I. noun Etymology: Middle English, from Old English mæsse, modification of Vulgar Latin *messa, literally, dismissal at the end of a religious service, from Late Latin missa, from Latin, feminine of missus, past participle of mittere to send Date: before 12th century 1. capitalized the liturgy of the Eucharist especially in accordance with the traditional Latin rite 2. often capitalized a celebration of the Eucharist <
Sunday masses held at three different hours
3. a musical setting for the ordinary of the Mass II. noun Etymology: Middle English masse, from Anglo-French, from Latin massa, from Greek maza; akin to Greek massein to knead — more at mingle Date: 15th century 1. a. a quantity or aggregate of matter usually of considerable size b. (1) expanse, bulk (2) massive quality or effect <
impressed me with such mass and such vividness — F. M. Ford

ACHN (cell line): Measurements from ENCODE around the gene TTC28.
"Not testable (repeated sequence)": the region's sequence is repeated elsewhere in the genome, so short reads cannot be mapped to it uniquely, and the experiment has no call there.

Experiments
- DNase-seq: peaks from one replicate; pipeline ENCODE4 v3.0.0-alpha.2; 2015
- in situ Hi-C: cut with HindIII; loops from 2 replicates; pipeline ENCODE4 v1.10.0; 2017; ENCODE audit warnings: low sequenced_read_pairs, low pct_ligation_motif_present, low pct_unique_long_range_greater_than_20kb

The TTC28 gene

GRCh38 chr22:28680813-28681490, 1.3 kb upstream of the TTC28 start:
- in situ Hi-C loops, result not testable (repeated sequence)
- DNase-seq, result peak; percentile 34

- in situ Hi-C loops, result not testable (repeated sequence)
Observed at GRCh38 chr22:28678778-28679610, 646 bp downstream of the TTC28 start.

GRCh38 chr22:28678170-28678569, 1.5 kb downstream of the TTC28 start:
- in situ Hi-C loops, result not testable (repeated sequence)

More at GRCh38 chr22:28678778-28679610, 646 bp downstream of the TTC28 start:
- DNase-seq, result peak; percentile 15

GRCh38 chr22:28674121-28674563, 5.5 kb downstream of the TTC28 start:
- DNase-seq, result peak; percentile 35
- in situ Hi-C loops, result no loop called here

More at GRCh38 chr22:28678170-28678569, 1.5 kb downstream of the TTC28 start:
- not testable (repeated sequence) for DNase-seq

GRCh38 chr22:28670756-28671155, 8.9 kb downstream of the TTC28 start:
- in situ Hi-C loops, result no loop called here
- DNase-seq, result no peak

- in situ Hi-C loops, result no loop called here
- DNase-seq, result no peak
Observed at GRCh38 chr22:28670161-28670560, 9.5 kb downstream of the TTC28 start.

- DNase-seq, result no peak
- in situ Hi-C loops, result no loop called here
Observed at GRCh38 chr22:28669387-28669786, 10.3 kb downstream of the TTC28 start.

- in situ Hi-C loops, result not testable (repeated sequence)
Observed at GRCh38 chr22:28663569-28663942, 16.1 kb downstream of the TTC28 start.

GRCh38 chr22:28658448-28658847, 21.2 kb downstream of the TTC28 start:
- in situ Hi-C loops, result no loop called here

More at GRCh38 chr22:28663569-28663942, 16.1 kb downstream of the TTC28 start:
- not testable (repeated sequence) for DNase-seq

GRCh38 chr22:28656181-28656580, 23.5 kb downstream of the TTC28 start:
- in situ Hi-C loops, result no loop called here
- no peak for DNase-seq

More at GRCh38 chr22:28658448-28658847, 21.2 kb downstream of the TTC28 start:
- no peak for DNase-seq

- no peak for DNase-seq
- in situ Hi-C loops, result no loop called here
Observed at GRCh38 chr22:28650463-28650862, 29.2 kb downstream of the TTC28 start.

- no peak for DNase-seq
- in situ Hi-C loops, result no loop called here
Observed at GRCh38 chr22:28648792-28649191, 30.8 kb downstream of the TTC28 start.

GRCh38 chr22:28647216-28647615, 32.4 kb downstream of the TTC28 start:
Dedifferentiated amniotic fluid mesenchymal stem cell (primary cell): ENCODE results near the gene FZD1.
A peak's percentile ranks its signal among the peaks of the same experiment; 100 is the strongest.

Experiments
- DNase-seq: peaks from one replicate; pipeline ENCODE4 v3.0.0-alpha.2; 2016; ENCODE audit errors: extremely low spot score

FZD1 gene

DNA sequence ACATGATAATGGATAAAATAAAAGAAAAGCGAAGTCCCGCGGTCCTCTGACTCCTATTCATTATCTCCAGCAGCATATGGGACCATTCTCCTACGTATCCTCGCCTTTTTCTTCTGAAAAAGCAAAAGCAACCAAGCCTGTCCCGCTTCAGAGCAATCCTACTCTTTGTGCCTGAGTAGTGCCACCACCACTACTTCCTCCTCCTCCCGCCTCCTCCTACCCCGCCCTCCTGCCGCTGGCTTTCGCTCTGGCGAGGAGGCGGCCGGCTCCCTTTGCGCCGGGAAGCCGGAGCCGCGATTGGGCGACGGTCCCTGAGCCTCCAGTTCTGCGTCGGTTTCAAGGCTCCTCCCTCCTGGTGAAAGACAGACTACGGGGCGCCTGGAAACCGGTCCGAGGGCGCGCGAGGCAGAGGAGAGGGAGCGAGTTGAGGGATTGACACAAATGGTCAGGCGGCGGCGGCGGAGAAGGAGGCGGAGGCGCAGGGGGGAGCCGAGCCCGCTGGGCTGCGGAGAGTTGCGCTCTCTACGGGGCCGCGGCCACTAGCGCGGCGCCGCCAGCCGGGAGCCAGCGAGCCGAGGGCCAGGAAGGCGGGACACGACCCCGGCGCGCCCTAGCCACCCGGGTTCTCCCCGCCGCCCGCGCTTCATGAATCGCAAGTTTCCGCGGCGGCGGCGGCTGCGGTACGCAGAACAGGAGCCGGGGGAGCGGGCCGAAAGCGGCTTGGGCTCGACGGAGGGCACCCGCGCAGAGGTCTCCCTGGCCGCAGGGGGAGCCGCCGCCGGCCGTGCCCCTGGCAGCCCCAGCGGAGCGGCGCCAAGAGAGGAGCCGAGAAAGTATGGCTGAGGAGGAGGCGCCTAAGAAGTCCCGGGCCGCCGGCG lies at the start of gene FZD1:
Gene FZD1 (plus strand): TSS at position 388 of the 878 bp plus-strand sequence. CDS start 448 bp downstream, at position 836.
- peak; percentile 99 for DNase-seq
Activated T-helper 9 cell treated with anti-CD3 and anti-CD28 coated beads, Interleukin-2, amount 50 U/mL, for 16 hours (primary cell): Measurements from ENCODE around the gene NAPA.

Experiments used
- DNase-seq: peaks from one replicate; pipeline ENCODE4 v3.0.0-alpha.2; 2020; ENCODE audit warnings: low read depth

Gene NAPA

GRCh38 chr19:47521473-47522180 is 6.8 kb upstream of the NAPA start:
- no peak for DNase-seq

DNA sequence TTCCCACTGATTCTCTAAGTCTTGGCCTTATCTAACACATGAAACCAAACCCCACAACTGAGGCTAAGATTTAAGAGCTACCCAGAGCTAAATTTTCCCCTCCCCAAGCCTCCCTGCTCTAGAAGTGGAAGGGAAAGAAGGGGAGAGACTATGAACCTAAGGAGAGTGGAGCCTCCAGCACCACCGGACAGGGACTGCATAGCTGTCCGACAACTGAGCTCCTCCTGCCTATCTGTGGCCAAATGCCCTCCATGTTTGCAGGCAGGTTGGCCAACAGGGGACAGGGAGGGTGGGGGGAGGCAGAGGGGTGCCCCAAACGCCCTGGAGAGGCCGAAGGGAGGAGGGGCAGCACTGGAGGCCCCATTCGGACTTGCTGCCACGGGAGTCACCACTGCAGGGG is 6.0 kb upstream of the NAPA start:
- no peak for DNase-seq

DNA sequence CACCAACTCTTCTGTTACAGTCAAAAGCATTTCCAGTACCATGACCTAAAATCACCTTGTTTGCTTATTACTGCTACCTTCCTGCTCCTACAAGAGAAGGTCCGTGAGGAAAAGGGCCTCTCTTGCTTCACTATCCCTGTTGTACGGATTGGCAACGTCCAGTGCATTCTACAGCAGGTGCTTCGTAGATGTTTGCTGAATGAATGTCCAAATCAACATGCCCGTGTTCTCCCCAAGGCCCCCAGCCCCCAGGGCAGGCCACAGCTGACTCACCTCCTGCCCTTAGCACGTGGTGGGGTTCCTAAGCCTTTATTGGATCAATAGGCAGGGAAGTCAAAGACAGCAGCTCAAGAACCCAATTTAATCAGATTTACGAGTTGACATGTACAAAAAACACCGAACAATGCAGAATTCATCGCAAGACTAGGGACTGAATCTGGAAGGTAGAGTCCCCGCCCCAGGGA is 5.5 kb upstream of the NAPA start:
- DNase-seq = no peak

(3) the principal part or main body <
the great mass of the continent is buried under an ice cap — Walter Sullivan
(4) aggregate, whole <
men in the mass
c. the property of a body that is a measure of its inertia and that is commonly taken as a measure of the amount of material it contains and causes it to have weight in a gravitational field 2. a large quantity, amount, or number <
a great mass of material
3. a. a large body of persons in a compact group ; a body of persons regarded as an aggregate b. the great body of the people as contrasted with the elite — often used in plural <
the underprivileged and disadvantaged masses — C. A. Buss
Synonyms: see bulk III. verb Date: 14th century transitive verb to form or collect into a mass intransitive verb to assemble in a mass <
three thousand students had massed in the plaza — A. E. Neville
IV. adjective Date: 1733 1. a. of or relating to the mass of the people <
mass market
mass education
; also being one of or at one with the mass ; average, commonplace <
mass man
b. participated in by or affecting a large number of individuals <
mass destruction
mass demonstrations
c. having a large-scale character <
mass plantings of tulips
2. viewed as a whole ; total <
the mass effect of a design

New Collegiate Dictionary. 2001.


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